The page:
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Constructing an Essay: the Introduction

By: Kate Simpson BA, MA - Updated: 23 Aug 2012 | comments*Discuss
 
Essay Writing Essay Introduction Essay

Like a good story, an essay should have a beginning, a middle and an end. All too often, students neglect the beginning. First impressions count and the introduction to your essay should be no exception. An introduction is vital because it both prepares and excites the reader.

Writing an effective opening paragraph will enable your reader to see where you are going with your essay from the outset, allowing them to fully engage with your argument. The best introductions also intrigue the reader, sparking their interest in the rest of your essay.

Your introduction need not be long but you do need to write one. The following tips on penning your opening paragraph are sure to save you from that infamous essay writer’s block.

Finding the Key Words

First of all, take a moment to step back and have a good look at the essay question. Which particular words jump out at you? These ‘key words’ will help you to think about what the essay question requires of you and where your introduction should lead. A useful trick is to highlight or underline the key words, or write them on a separate piece of paper. For example, let us imagine you are answering the following question:

“Does Shakespeare portray the character Hamlet as a blood-thirsty revenger or a sensitive philosopher?”

The key words here would be ‘Hamlet’, ‘blood-thirsty revenger’ and ‘sensitive philosopher’. It is helpful to write down other words and ideas that jump into your mind when you look at the key words in order to get your ideas flowing. Later, when you come to stating your argument or thesis, effectively incorporating these words into your introduction will immediately signal to your reader that you have thought about the terms of the question and are tackling them head on.

Intriguing the Reader

It is essential to grab your reader’s attention in the first few sentences of your essay. You can achieve this by opening with an interesting fact, statistic or quote. For example, if you were answering the question above and wanted to argue that Hamlet was a ‘sensitive philosopher’, you might begin your answer with a quotation which portrays him in this way. Caution should be exercised here; only ever include information that is relevant to your argument and to the content of your essay.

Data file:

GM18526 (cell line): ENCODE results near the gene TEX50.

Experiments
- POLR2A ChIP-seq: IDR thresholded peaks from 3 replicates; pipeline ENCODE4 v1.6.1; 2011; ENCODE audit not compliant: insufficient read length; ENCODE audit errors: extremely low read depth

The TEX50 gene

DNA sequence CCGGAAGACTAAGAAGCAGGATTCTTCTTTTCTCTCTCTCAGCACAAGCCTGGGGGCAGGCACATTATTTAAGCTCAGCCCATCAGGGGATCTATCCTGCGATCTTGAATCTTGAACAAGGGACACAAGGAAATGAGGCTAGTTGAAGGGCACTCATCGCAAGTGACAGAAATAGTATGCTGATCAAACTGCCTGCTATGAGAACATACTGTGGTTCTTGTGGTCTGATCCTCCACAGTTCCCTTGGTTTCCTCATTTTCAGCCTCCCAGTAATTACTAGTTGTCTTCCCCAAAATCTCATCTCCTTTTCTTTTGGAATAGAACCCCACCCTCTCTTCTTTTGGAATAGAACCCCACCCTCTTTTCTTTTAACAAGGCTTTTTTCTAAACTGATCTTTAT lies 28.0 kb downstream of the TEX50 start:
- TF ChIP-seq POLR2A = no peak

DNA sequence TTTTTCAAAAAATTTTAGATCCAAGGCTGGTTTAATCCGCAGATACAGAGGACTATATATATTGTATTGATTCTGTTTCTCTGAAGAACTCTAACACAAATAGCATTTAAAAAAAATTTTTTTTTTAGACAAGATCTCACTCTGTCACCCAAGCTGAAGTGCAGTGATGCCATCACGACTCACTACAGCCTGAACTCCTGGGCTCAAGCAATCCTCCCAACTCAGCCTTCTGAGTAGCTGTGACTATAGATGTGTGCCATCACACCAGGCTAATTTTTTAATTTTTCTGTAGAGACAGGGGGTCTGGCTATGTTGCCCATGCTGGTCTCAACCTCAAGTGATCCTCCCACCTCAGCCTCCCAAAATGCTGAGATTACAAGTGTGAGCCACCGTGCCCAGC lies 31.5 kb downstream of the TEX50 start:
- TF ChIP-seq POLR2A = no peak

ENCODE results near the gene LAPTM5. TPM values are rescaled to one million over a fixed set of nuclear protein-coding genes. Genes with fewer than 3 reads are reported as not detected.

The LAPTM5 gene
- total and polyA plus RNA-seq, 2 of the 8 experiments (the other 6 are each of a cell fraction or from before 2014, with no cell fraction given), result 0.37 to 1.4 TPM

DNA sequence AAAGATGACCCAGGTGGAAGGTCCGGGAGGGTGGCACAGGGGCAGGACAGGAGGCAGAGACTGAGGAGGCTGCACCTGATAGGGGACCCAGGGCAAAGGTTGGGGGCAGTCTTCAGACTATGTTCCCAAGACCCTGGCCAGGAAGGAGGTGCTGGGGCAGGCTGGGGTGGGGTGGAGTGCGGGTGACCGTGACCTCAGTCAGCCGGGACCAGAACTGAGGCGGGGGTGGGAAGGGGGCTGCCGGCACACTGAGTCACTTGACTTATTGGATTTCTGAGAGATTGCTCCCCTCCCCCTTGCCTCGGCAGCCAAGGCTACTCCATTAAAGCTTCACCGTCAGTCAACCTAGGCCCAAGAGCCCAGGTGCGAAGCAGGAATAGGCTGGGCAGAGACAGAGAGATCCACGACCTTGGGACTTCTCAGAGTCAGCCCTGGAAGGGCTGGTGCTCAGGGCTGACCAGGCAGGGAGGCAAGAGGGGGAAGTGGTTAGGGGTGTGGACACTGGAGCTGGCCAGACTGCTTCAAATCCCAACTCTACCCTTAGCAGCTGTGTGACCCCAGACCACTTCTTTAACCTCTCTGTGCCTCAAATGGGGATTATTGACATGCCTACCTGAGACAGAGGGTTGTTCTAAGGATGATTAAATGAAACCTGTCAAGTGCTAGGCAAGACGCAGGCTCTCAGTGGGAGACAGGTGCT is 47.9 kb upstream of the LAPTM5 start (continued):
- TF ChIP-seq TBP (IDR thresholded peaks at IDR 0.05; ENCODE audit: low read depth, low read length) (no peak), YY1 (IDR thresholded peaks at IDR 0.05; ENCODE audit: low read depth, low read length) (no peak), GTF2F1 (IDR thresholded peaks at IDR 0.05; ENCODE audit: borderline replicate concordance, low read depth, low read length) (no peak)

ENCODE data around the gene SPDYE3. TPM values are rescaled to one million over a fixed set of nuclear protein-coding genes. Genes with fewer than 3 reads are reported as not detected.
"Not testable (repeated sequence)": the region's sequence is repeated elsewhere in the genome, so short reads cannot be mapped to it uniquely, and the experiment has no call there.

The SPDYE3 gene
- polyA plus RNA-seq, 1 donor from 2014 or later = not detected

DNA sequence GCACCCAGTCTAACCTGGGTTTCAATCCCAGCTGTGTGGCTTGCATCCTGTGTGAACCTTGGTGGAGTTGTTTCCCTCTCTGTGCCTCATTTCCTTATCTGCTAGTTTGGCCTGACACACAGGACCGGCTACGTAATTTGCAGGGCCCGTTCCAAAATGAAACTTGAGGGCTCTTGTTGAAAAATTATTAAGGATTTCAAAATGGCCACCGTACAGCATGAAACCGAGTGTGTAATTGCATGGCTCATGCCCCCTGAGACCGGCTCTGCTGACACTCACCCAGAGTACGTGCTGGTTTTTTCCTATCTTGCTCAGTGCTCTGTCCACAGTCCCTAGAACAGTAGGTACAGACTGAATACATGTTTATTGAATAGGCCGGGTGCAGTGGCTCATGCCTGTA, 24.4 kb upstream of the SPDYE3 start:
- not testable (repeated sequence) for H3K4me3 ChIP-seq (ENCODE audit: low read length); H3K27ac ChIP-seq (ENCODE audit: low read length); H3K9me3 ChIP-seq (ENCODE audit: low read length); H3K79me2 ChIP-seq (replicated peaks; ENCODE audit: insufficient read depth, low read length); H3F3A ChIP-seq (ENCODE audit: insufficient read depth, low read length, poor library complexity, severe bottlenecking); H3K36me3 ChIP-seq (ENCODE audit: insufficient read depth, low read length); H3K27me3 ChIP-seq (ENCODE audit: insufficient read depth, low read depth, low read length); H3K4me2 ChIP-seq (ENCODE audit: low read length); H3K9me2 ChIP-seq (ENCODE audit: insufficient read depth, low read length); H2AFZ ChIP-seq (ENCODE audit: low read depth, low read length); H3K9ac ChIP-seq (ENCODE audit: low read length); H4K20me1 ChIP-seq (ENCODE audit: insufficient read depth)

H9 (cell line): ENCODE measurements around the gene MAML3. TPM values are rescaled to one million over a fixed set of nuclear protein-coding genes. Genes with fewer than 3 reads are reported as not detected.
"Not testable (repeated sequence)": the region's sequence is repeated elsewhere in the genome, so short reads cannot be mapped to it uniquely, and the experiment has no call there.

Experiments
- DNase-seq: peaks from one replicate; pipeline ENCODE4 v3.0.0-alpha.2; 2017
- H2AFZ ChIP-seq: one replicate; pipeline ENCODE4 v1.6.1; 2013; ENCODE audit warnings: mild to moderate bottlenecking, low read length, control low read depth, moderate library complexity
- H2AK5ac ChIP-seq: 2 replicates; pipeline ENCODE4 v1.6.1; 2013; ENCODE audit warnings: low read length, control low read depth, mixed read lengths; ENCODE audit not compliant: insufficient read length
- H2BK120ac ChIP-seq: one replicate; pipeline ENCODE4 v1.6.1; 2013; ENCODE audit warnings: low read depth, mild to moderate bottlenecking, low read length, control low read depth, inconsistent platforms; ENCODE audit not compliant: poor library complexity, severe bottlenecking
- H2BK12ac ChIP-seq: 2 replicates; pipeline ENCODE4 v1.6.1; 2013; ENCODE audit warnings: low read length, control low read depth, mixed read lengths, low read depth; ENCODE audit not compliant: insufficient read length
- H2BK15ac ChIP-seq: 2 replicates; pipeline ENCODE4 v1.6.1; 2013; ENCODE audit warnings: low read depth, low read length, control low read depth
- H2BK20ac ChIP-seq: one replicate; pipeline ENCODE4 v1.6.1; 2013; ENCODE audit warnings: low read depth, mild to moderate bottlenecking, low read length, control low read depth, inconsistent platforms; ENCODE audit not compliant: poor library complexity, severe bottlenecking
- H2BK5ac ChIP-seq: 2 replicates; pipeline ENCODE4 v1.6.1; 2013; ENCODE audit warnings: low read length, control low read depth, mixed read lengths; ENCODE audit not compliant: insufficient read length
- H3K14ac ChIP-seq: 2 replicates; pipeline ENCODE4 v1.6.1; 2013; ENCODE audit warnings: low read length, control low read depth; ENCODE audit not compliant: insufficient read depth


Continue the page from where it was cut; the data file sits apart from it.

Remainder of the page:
Stating your Argument

It is important that your reader is aware from the outset just what you will be arguing in your essay. This will ensure your essay is clear and persuasive. Using the key words, briefly summarise your argument in just one or two sentences. Following the above example, you might write, “Although Hamlet can at certain points within the play be seen as a blood-thirsty revenger, for the most part he is a sensitive philosopher. He is intelligent and emotional and delays taking revenge.” As you can see, the question has been answered in the first sentence and, in the second, the essay writer’s personal argument has been developed.

Introducing your Evidence

After catching your reader’s attention and stating your argument, an effective introduction should introduce the aspects of the subject or the evidence that you plan to examine in the main body of the essay in order to support your case. Again, this section does not need to be lengthy; a single sentence will suffice.

Continuing with the Hamlet theme, your next sentence might read, “This can be seen through an examination of Hamlet’s procrastination, his use of philosophical language, his pensive soliloquies, his role as a university student and his alienation from other characters within the play.” This is the final step in writing your introduction. Your reader is engaged, has a full understanding of your case and is prepared to see how the points in the body of your essay support your argument.

Essentially, writing an introduction is like revealing your essay plan to the reader. This simple process takes just a few minutes and will help to ensure that your essay is clear, persuasive and impressive. Try to get into the habit of writing your essay introductions in this structured way, but remember that this framework leaves room for a little creative experimentation and fun too.

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